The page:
If you’re familiar with my novels—about a small-town bed and breakfast and the woman who owns it; my memoir—on heirlooms, organizing, and nostalgia; or newspaper columns about home, family, and the challenges of getting older, you might gather that I’m a bit old-fashioned. I say that with joy and no apologies.
Can you relate? If so, you might enjoy the traditional pleasures of hearth and home and seek out encouraging books and people.
At heart, I identify as a Hoosier farmgirl, several decades removed.
Maybe one day I’ll have a high-tech newsletter, but for now I’ll make do with a homemade version. If you’d like this second issue you're reading here delivered to your email, let me know and I’ll send it your way, as well as the spring issue when it comes out in March. Reach out in the comments or let me know at email@example.com.
I finished 2022 with a combined thirty-five programs and/or events relating to my memoir, There’s a Clydesdale in the Attic: Reflections on Keeping and Letting Go. For 2023, at present I’ve booked nine on the topic of Fun with Heirlooms. Here’s what Linda Davis, interim director of the Knightstown, Indiana Library says of my program:
“I’ve been telling everyone what a lovely program that you gave and what a sweet person you are. It was a joy to have you. You have inspired our staff to come up with some sort of monthly gathering for older patrons to just talk and tell their stories. It was so interesting to listen to the amazing things that have happened in each person’s life. And how eager they were to share! A wonderful way to spend an evening.”
While a part of me would love to spend winter hunkering down with early-morning mugs of coffee and more time to read or listen to audiobooks, iron antique linens I’ve culled from too many I've stored in my Sellers cabinet, work on Bible Study Fellowship lessons and listen to favorite podcasts, there are other things on my mind too.
Our house will soon be chaotic, only in a good way. We’ve got new flooring coming in for most of the downstairs, ordered from a wonderful longtime retailer in New Castle, Indiana. We’re expected to have all the “smalls” moved out of the way for the installers. If you aren’t shrieking, you have no idea how many “smalls” there are around here! It’s also a good opportunity to do some deeper cleaning and organizing.
While the Clydesdale book is about cleaning out, organizing, and reflecting on objects in our storage spaces, getting new flooring is about all those objects that are not in storage! HELP!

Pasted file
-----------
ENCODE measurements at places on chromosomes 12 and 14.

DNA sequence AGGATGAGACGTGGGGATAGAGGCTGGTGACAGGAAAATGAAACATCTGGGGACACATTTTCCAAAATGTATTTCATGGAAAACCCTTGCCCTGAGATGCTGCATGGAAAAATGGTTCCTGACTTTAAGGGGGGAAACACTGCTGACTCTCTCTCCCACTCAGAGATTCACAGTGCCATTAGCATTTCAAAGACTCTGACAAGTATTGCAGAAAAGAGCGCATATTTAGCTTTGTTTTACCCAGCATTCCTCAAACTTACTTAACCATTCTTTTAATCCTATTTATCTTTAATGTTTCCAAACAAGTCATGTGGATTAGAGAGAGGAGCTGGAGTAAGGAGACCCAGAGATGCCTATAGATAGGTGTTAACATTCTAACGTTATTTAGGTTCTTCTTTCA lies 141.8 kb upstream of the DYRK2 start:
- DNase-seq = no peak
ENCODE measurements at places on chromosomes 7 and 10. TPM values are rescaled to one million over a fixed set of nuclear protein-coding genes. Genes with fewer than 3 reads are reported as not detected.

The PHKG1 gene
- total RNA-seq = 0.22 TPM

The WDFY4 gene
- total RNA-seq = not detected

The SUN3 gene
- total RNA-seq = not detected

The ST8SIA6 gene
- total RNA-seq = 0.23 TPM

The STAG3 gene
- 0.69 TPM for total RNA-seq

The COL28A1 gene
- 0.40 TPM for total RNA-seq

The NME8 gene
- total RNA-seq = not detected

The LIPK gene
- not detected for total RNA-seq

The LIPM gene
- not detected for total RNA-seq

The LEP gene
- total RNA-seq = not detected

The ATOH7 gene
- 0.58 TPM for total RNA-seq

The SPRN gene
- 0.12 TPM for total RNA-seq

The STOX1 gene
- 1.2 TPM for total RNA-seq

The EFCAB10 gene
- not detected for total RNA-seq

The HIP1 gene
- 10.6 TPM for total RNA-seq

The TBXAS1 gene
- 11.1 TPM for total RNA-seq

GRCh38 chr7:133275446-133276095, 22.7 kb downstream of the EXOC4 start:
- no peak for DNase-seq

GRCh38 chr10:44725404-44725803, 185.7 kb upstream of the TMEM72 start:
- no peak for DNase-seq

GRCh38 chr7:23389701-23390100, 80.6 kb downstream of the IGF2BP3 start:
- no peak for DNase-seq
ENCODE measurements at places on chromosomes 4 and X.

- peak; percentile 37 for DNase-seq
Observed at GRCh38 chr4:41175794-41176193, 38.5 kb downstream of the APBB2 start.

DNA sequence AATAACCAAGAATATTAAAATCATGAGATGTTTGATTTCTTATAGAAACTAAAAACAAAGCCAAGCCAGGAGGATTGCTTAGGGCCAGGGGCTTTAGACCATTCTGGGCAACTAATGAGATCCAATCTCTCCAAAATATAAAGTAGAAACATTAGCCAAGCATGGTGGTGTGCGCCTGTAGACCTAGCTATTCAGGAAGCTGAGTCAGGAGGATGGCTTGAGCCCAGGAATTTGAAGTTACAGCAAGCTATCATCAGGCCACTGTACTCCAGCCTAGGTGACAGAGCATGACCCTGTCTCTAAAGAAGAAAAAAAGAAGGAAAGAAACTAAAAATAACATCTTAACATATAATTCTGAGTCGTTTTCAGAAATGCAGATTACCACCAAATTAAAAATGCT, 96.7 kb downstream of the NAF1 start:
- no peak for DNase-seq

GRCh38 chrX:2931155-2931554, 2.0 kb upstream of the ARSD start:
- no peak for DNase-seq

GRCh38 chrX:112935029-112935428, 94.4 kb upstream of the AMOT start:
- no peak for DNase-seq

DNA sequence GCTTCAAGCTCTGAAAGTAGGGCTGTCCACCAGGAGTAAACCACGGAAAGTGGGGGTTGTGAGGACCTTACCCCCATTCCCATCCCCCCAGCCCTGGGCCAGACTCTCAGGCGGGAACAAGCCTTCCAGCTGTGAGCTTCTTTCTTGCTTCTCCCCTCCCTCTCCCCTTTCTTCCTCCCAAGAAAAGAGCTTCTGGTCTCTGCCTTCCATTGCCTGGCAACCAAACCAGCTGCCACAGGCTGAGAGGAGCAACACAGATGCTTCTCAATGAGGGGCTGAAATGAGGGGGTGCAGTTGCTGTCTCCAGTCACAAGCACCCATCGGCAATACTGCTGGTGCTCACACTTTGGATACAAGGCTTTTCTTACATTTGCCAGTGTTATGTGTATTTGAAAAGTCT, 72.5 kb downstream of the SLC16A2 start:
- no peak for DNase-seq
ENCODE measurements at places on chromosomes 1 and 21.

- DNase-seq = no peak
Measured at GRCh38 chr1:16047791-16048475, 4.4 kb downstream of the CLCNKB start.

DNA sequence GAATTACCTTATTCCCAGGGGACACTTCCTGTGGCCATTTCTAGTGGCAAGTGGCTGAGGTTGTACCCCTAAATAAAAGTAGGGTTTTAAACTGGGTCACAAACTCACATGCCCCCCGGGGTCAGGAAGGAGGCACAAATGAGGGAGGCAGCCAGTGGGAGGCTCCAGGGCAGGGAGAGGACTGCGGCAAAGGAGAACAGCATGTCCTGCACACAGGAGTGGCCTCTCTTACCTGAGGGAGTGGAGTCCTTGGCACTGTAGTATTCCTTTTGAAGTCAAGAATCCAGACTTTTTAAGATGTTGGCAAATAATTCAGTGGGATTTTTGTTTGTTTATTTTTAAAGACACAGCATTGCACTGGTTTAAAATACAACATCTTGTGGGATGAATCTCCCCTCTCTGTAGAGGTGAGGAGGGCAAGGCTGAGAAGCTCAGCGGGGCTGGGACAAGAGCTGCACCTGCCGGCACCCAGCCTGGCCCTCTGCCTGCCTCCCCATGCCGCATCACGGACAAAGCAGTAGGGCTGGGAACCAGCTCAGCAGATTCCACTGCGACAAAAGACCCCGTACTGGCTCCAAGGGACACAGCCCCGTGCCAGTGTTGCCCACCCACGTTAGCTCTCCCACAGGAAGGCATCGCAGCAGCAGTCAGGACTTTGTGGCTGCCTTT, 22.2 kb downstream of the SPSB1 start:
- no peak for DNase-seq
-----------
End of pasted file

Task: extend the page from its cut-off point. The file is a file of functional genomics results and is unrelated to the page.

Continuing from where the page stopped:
On the heels of new flooring comes a busy February: my first book-related program of the year, for a group of Methodist women right here in Madison County, Indiana; a loved one’s hip replacement later that month, and I’ll celebrate the one-year release of the Clydesdale book and the whirlwind time I’ve had with it. Then in March, things take off with three programs on my calendar. Oh, and there's our annual tax appointment, and, well ... life!
Winter is when committees plan spring banquets for their clubs, organizations, and mother-daughter banquets. I’ve been the keynote speaker at many such events and would be happy to tailor a program to your group. Give me a call or shoot an email and we can discuss.
Fun with Heirlooms is my signature program, but we can talk about other themes that might be compatible with your events. I’m all about encouraging messages.
I’ve spoken to groups of all sizes from state-and-regional conferences and annual programs to small book clubs where a few of us sit around a dining room table or out on a warm deck and talk over the life themes in my books.
The three books include inspirational novels, Sweetland of Liberty Bed & Breakfast, the sequel, That Sweet Place: At Home in the Heartland, and the memoir, There’s a Clydesdale in the Attic: Reflections on Keeping and Letting Go.
All three are available on Amazon in both print and e-book formats, and I have them in stock if you prefer a signed copy. Let’s connect via email: firstname.lastname@example.org, or call 317-224-7028. Website is donnacronk.com. Or, visit on Facebook on the author page Donna Cronk.
Meanwhile, here are some things readers are saying:
“I love to read but reserve my limited amount of free time for those books that are able to grab my attention within the first chapter. I'm thrilled to report that I'm on chapter 8 already. As I've read this book, memories started coming to mind and had me visiting some of my own collections. The author puts such a great spin on the art of decluttering. As I clean out my own collections, this book has inspired me to not go through them in a hurry, but to celebrate the memories they conjure. I now look forward to my journey down memory lane as I once again try to downsize …” –Amazon post with five-star rating from Henry Henley Public Library, Carthage, Indiana.
“You will find that the author knows just how to take you on an adventure in her attic and in her memories. We all find ourselves in that very place at some time in our life. Sorting through "stuff" brings back memories that hug our heart. Donna Cronk knows how to take you on a fascinating trip down our own memory lane. Deciding whether to keep the Clydesdale in the attic is our biggest challenge. We aren't getting rid of just "stuff" but a bit of our own story. Very enjoyable read!” -
Amazon post with five-star rating from author Janet Leonard, Noblesville, Indiana.
“Donna Cronk has the gift of finding the compelling twist of everyday things in life, the compelling detail, and then presenting that in a delectable format for the reader. - Advance praise from career journalist/author Lisa Perry
A career community journalist, I live in central Indiana with Brian, my husband of 44 years. I write books, related programs, and a newspaper column for three Indiana newspapers. I’m active in church, study with Bible Study Fellowship nine months a year, and am cofounder of a writing support group, Writer Chicks.